JG Conradi

Our rating 
5.0 out of 5 star rating 5.0

WORKS: Ariadne
PERFORMER: Karina Gauvin, James Taylor, Jan Kobow, Ellen Hargis; Boston Early Music Festival Chorus & Orchestra/Paul O’Dette (theorbo), Stephen Stubbs (lute, baroque guitar)
CATALOGUE NO: 777 073-2
Johann Georg Conradi became director of Hamburg’s Gänsemarkt Theatre in 1690, where his earliest and only surviving opera for the Hamburg stage, Die schöne und getreue Ariadne (to give it its full title), was premiered in 1691. The libretto, by Christian Heinrich Postel, is based on a version of the Greek myth of Minos’s daughter Ariadne and her love for Theseus after he delivered Crete from the Minotaur. Though Theseus eventually abandons her, the ‘happy ending’ is assured by Bacchus who, after revealing his true identity, joins with Ariadne in a heavenly union.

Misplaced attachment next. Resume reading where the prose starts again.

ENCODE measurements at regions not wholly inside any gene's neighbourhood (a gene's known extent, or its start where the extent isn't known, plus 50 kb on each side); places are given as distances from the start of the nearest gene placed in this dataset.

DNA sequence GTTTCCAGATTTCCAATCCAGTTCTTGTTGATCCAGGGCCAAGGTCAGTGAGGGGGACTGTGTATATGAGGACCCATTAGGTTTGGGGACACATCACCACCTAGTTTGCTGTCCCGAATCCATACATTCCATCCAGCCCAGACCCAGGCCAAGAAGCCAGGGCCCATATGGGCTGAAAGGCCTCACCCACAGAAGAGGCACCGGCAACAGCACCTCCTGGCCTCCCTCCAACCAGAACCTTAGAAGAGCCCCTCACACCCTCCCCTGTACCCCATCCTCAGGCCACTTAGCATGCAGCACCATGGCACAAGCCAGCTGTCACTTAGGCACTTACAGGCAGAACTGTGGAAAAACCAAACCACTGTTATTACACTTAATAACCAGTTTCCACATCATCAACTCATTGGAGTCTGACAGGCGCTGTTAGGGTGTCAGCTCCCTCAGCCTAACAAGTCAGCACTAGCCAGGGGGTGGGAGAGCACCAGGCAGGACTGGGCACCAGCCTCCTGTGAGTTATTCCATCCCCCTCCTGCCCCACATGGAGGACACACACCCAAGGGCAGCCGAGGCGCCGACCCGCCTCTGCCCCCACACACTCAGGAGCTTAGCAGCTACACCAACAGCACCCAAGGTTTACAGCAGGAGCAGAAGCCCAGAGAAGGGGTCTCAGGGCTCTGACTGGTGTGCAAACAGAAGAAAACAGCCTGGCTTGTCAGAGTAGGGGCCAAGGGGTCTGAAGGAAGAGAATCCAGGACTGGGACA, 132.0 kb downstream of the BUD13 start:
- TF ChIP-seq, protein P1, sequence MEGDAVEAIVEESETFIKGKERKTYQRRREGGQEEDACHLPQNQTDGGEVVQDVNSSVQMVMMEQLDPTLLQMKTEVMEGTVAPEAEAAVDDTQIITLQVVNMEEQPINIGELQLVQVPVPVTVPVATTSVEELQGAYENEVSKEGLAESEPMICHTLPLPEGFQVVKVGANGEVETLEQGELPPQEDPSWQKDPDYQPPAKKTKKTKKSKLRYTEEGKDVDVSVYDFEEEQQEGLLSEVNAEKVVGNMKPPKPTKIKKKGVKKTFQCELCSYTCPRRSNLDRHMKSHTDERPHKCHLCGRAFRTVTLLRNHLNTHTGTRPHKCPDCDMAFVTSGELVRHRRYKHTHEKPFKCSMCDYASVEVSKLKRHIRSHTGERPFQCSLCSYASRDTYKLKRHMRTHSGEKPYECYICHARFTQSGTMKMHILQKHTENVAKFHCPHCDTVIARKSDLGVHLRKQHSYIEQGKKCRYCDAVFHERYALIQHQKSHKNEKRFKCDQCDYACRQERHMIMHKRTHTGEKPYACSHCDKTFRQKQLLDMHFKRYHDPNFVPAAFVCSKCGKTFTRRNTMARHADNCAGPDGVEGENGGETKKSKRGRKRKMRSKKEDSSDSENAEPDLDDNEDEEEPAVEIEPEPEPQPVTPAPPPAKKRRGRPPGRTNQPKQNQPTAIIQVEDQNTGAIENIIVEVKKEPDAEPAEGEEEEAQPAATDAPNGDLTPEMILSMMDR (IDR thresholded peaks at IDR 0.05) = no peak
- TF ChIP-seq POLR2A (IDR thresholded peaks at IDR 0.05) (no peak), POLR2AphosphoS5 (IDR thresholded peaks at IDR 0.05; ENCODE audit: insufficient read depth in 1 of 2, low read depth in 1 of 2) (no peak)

Conradi’s pleasing music draws upon Italian, German and, very markedly in this opera, French styles. The overture, for instance, is in classic Lully style, as indeed is the splendid concluding Passacaille for soloists, chorus and, one supposes dancers, too. The mainly strong cast is headed by the fine Canadian soprano Karina Gauvin. Barbara Borden’s Phaedra, though, is less secure and sometimes sounds pinched in the uppermost notes of her register. The lyrical declamation of James Taylor’s Theseus is affecting and Marek Rzepka’s regal Minos is splendid. Matthew White (Bacchus) and Ellen Hargis (Pasiphae and Venus) bring contrasting colours to their respective roles and Jan Kobow pleasingly enlivens the personality of Pamphilius, Theseus’s loyal servant. A well-groomed chorus and a stylish instrumental ensemble overseen by Paul O’Dette and Stephen Stubbs sets the seal on a fascinating and worthwhile issue. Nicholas Anderson